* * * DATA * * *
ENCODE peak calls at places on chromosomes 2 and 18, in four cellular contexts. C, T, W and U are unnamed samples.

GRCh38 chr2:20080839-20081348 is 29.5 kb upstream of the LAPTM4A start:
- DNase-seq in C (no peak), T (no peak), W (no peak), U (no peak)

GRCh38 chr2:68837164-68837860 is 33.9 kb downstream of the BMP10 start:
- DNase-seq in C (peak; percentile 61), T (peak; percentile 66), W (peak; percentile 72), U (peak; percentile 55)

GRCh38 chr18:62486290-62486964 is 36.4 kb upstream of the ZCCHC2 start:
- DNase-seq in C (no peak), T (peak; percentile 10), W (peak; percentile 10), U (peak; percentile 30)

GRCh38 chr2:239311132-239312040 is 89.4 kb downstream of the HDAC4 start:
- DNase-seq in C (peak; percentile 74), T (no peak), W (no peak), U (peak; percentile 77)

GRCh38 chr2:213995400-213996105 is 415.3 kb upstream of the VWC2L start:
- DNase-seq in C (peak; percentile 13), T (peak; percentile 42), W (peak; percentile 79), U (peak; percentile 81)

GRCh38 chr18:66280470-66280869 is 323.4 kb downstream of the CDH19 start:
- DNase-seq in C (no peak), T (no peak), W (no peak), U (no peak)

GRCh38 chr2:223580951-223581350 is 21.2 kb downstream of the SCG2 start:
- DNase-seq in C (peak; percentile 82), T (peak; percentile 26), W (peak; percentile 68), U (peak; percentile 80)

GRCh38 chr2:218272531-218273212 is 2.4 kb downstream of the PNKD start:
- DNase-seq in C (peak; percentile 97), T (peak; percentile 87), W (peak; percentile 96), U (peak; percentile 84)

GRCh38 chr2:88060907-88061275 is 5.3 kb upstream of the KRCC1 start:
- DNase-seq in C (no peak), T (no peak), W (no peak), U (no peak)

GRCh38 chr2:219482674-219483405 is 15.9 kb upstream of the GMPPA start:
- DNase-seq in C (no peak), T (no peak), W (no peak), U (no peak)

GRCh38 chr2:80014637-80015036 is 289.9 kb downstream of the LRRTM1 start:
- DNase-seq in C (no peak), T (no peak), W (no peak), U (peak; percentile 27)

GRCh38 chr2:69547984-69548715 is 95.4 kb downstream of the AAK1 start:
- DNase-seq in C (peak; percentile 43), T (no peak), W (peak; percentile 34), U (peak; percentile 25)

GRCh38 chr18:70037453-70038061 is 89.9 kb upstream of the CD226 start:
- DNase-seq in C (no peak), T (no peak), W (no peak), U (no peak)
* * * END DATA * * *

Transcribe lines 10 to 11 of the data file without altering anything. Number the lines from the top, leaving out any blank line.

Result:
GRCh38 chr2:213995400-213996105 is 415.3 kb upstream of the VWC2L start:
- DNase-seq in C (peak; percentile 13), T (peak; percentile 42), W (peak; percentile 79), U (peak; percentile 81)